This content is imported from youTube. You may be able to find the same content in another format, or you may be able to find more information, at their web site.

I love the lyric “You’re making me feel brand new.” Is this a new Jihyo you’re showing fans?

Honestly, that was not my intention! But now that I think about it, that’s a great message too.

What are some of the themes and moods you wanted to convey through the album?

I was able to express different sides of myself. When writing the lyrics, what I thought about the most, especially when writing the lyrics for “Don’t Wanna Go Back,” was that I wanted to write lyrics that I wouldn’t normally write for TWICE. This applies to the other songs as well, but for “Don’t Wanna Go Back” in particular. I wanted to express a different side of myself in each song.

What is the difference between a song that you would write for TWICE versus a song you would write for yourself?

Honestly, I don’t think there is too much of a difference in the songwriting process, but as I was making this album, regardless of whether it was a song that I had produced or had only written the lyrics for, I listened to all the candidate songs many times and arranged the album. I chose the songs based on what I had the confidence to do well and the songs that I wanted to do. Also, when writing the lyrics, I tried to use more direct and honest language than [I would in] songs for TWICE. The lyrics in TWICE songs are more sentimental and expressed beautifully, but I wanted to be more direct and honest in my songs.

You mentioned that you wanted this album to showcase what you do best. So can you tell me: What does Jihyo do best?

What I wanted to show through this album was my ability to sing a variety of genres. I wanted to try and be adventurous with genres. I also wanted to focus on my performance on stage. I want to show myself as a performance artist.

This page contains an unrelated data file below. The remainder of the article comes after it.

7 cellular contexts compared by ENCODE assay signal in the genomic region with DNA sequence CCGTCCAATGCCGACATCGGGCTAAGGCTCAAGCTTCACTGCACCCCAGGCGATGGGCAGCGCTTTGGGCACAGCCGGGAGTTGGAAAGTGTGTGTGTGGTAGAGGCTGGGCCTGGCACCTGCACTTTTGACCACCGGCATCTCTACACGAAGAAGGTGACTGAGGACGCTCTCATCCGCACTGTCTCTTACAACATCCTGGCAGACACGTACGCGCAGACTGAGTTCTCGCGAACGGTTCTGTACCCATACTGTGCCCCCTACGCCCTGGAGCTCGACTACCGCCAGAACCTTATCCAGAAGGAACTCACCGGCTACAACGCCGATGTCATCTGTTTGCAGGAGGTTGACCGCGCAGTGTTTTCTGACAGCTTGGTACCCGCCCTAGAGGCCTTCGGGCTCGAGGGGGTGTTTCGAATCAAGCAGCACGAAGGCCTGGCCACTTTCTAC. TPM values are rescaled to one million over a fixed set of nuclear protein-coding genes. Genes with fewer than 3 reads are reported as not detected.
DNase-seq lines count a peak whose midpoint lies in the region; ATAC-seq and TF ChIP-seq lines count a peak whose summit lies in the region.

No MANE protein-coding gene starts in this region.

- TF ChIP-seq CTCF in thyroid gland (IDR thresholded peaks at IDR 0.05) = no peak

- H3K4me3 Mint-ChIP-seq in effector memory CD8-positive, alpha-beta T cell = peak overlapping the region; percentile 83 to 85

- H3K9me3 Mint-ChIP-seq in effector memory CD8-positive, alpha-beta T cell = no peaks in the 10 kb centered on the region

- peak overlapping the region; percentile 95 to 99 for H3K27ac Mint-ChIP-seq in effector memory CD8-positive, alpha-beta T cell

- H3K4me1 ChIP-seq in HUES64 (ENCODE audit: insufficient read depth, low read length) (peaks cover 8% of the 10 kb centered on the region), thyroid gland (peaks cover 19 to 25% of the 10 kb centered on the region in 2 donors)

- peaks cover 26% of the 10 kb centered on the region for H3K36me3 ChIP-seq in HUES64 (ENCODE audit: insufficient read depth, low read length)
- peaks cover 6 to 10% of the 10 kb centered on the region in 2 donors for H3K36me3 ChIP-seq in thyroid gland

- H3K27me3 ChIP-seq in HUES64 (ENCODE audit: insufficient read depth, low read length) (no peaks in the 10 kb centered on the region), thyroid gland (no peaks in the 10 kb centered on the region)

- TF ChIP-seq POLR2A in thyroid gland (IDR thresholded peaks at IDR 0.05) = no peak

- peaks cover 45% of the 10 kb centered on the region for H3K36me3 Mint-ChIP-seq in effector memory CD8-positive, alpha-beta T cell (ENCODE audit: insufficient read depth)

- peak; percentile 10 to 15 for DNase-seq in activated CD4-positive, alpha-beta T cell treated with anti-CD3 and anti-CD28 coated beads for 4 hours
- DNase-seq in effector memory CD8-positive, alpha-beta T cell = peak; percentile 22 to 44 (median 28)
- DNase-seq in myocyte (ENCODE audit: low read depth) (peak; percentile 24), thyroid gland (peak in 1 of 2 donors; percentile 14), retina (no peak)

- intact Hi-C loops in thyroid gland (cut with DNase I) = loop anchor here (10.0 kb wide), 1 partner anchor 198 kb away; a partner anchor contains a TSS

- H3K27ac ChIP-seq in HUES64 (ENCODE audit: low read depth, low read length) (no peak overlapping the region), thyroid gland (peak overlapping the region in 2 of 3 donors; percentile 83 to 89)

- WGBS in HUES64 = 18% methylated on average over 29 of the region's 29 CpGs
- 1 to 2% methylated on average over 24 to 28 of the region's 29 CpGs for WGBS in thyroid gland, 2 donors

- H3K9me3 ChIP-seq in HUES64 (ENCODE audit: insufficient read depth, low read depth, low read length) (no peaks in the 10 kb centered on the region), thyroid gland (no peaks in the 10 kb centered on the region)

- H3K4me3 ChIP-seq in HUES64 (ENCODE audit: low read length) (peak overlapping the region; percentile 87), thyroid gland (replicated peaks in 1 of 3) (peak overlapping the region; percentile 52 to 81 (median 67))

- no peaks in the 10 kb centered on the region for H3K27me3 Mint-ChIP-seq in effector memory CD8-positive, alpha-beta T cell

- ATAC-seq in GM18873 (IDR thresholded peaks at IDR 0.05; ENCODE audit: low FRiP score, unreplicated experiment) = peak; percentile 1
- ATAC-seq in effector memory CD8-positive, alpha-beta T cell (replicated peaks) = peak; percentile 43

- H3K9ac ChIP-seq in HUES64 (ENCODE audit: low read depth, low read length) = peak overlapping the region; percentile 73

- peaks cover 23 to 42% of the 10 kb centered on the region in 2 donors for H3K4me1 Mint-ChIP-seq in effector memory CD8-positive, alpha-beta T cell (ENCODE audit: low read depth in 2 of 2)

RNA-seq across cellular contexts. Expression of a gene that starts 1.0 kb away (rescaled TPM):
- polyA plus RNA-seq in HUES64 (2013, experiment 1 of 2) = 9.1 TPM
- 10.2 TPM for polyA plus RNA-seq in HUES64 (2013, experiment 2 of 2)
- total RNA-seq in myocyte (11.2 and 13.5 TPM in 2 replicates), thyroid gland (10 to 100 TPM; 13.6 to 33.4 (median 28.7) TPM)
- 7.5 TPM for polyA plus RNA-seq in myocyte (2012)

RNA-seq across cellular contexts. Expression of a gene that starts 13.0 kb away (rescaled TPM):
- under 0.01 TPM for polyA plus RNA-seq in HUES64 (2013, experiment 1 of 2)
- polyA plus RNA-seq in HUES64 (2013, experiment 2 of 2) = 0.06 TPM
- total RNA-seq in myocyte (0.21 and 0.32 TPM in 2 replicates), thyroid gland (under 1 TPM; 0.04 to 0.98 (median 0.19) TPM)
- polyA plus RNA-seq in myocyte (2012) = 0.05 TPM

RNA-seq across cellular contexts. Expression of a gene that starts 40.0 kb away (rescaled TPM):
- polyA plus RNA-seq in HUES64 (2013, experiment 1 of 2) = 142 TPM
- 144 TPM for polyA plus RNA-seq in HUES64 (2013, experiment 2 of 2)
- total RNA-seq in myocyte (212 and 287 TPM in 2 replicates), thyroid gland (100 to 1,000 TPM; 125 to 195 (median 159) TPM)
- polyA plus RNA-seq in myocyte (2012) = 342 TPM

jihyo twice

JYP Entertainment

You’re an amazing performer. I felt that at the MetLife show. Where does that desire to perform come from?

I personally have so much fun on stage. I enjoy every moment. It’s kind of like acting, and that process is really fun for me. That’s where I gain my confidence and why I light up on stage.

Your fans make a lot of different edits of your performances, and your expressions are always so good. Do you spend a lot of time working on facial expressions?

I don’t think I have ever practiced my expressions before. Of course, I do monitor my performance, and I try to figure out which part to improve on. But I don’t really practice. What gives me the energy is the fans’ reaction. Now that I know my fans really enjoy my performances, I find myself becoming brighter and more energetic when performing exciting songs.

Do you ever watch your performance back and think, I killed that?

Sometimes, I do! [Laughs.]

This album is a huge showcase for you as a songwriter, and I know it’s really important to you to have a level of creative input in your work. What was the overall process like writing for this album? Did you feel any pressure or did you approach it with a clear mindset?

I felt a level of pressure that I have never experienced since my debut. It was actually really challenging, and there were times I said that I don’t think I can do it. It was very difficult. And because I had written the songs, it was difficult to be objective in determining whether a song is good or bad, or how a certain part is. I couldn’t discern, and as I became overly sensitive to every little detail it put a lot of pressure on me. That’s how I made this album, and even now as I listen back to songs, there are areas that I wish I could make better, but I know that I did my best. And I’m going to settle with that.